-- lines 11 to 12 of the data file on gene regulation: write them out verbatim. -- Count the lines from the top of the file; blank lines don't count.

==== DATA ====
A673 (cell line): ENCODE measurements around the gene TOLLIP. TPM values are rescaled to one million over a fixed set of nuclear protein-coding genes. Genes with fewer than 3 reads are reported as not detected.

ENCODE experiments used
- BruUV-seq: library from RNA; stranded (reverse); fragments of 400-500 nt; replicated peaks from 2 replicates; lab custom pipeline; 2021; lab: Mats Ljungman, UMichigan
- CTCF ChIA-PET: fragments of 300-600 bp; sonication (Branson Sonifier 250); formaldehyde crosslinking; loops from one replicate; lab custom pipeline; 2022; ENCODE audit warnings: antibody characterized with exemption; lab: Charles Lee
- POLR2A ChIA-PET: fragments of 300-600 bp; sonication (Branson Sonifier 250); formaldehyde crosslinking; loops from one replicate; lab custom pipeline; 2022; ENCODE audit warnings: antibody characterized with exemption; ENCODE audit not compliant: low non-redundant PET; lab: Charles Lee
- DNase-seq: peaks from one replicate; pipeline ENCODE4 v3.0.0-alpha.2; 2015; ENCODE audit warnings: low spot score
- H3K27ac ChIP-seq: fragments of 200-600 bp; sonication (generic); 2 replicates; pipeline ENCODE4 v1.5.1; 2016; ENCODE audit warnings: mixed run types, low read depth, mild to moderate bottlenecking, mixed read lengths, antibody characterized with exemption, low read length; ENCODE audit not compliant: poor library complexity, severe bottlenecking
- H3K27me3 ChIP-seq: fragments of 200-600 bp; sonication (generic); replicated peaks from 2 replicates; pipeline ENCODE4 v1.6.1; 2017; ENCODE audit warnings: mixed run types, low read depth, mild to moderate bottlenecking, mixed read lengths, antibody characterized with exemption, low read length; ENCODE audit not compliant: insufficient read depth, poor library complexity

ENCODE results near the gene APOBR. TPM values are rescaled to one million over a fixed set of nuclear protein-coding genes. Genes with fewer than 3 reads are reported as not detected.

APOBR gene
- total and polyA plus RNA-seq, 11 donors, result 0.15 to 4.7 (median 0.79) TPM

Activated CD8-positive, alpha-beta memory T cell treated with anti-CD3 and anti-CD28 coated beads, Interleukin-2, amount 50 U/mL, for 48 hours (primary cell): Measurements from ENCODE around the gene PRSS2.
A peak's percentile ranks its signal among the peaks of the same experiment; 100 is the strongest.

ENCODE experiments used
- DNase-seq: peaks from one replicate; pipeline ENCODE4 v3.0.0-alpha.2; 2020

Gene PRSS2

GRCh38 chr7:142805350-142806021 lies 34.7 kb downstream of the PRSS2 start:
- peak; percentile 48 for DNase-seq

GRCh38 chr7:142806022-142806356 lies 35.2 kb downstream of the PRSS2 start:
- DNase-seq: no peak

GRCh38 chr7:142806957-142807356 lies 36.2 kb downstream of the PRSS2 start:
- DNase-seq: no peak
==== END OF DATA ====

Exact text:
- total and polyA plus RNA-seq, 11 donors, result 0.15 to 4.7 (median 0.79) TPM

Activated CD8-positive, alpha-beta memory T cell treated with anti-CD3 and anti-CD28 coated beads, Interleukin-2, amount 50 U/mL, for 48 hours (primary cell): Measurements from ENCODE around the gene PRSS2.